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Pseudowintera colorata. Horopito. Pepper tree.

Name document

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Drimys colorata, Wintera colorata

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This shrub is one of the few species often found in heavily browsed forests. Not palatable to deer. 

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These medicinal uses also listed under P. axillaris.  Unable to  determine which species referred to. 

Leaves bruised, steeped in water. Decoction used for paipai, a skin complaint (Taylor 1870 ; Kerry-Nicholls 1886).

"aromatic and stimulant" (Taylor 1870)

Bark - substitute for quinine (Kirk, in Taylor 1870). "aromatic and pungent ... the "Winter's Bark" of New Zealand" (Armstrong 1870).

Occasionally used by settlers suffering from diarrhoea (Kirk 1889).

Sap used by bushmen for stomach ache (Goldie 1904 ; Best 1906, 1907).

Leaves - decoction called "bushman's painkiller". Chewed for toothache. Rubbed on breast when weaning infants - gives bitter taste (Best 1907, 1929 ; Adams 1945)

Excellent astringent and stimulating properties; anti-scorbutic (Faulkner 1958).

Leaves - infusion for chest ailments. A tablespoon is difficult to swallow, leaves burning sensation in throat and chest (Collier 1959).

Related pharmacology in Brooker, Cambie and Cooper, 1987.

Specific to P. colorata

Māori take leaf, chew it, apply to wounds, which heal rapidly, leaving a blue tattoo mark (Harper, quoted in Beattie MS 582/E/11, Hocken).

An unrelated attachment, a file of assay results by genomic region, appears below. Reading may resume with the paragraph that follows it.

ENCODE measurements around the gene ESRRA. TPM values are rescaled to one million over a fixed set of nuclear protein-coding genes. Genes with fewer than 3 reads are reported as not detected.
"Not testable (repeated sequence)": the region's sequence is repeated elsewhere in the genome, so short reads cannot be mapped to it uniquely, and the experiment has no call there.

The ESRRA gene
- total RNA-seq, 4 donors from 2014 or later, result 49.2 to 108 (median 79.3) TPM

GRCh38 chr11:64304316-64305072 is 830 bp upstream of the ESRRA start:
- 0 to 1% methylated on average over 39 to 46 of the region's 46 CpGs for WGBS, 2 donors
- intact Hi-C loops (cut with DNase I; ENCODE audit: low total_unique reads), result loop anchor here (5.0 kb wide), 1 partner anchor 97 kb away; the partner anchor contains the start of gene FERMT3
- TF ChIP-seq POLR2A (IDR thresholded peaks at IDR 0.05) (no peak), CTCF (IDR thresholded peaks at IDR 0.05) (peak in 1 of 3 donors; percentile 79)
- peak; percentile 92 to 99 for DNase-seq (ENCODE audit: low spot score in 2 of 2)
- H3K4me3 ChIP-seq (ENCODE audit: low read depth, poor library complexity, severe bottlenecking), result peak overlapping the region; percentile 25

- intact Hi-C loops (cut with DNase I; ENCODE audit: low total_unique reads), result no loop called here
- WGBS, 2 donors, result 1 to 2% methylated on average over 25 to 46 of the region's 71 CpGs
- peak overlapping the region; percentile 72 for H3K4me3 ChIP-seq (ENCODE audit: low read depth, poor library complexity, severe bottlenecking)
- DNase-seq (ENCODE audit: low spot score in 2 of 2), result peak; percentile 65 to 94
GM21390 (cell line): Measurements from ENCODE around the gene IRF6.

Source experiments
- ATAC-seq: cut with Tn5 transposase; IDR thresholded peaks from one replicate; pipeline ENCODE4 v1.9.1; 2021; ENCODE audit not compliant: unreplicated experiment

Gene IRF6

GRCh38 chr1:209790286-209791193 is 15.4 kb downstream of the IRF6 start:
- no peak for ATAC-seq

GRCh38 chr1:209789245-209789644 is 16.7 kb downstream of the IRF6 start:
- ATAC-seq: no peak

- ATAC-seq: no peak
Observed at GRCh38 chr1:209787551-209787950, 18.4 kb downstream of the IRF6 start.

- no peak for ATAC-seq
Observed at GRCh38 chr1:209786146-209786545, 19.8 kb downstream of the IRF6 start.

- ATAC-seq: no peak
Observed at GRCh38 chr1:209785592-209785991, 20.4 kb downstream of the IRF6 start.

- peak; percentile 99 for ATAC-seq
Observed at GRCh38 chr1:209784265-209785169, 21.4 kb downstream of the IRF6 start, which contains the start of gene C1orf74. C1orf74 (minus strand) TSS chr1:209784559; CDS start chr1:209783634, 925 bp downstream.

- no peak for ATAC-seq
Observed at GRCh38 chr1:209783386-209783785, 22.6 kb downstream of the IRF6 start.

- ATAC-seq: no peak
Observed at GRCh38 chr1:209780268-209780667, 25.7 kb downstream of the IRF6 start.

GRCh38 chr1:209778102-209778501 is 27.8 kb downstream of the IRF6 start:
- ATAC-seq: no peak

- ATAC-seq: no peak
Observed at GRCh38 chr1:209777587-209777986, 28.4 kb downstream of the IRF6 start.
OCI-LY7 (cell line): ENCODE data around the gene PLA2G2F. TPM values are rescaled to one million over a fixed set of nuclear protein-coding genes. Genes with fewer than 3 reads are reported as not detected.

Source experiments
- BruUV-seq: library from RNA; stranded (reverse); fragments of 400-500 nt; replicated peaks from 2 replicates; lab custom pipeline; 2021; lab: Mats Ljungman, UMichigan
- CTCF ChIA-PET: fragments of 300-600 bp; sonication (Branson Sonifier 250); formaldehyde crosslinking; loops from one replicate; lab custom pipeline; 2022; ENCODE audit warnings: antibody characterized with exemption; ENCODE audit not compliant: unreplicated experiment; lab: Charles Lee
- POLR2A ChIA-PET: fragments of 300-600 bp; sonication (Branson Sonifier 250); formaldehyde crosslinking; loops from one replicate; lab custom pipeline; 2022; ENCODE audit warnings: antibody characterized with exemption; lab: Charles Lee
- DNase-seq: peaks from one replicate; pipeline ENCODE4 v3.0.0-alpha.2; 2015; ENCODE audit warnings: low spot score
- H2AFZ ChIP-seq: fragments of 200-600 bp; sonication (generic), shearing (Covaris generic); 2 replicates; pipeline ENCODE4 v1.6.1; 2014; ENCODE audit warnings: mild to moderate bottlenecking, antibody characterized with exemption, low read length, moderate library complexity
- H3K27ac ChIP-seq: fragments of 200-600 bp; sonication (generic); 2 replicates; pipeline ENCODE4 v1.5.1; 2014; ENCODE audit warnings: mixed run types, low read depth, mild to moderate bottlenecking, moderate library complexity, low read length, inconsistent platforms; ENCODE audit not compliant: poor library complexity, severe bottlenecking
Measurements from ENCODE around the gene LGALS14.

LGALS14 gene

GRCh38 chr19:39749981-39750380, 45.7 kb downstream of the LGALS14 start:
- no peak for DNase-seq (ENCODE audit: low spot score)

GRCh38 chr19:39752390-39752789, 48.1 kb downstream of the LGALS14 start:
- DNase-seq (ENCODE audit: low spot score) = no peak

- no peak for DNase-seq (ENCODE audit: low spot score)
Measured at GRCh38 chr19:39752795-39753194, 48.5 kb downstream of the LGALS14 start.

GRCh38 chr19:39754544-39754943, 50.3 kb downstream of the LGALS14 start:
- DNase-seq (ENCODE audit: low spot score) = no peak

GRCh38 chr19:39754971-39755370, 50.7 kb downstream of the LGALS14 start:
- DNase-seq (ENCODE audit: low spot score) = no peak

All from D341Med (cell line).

Anti-candida agent isolated from leaves - polygodial. Some antibiotic activity against other organisms. N.B. - no effect from P. axillaris ( Calder, Cole, Walker 1986)

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Essential oils, 29 compounds isolated. Listed in Cambie 1976, with references.

Anti-Candida agent, polygodial, isolated from leaves ( MaCallion et al, 1982).

Other compounds isolated described in Cambie 1988, with references.

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An insect antifeedant (Gerard, Perry et al 1993)

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The name 'horopito' refers to both P. colorata and the closely related P. axillaris. The medicinal notes probably refer to both species. Horopito is more commonly used these days for P. colorata - which has blotchy coloured leaves,  is more peppery and more easily recognised. Both species hybridise.

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28 May 2007
5 July 2020
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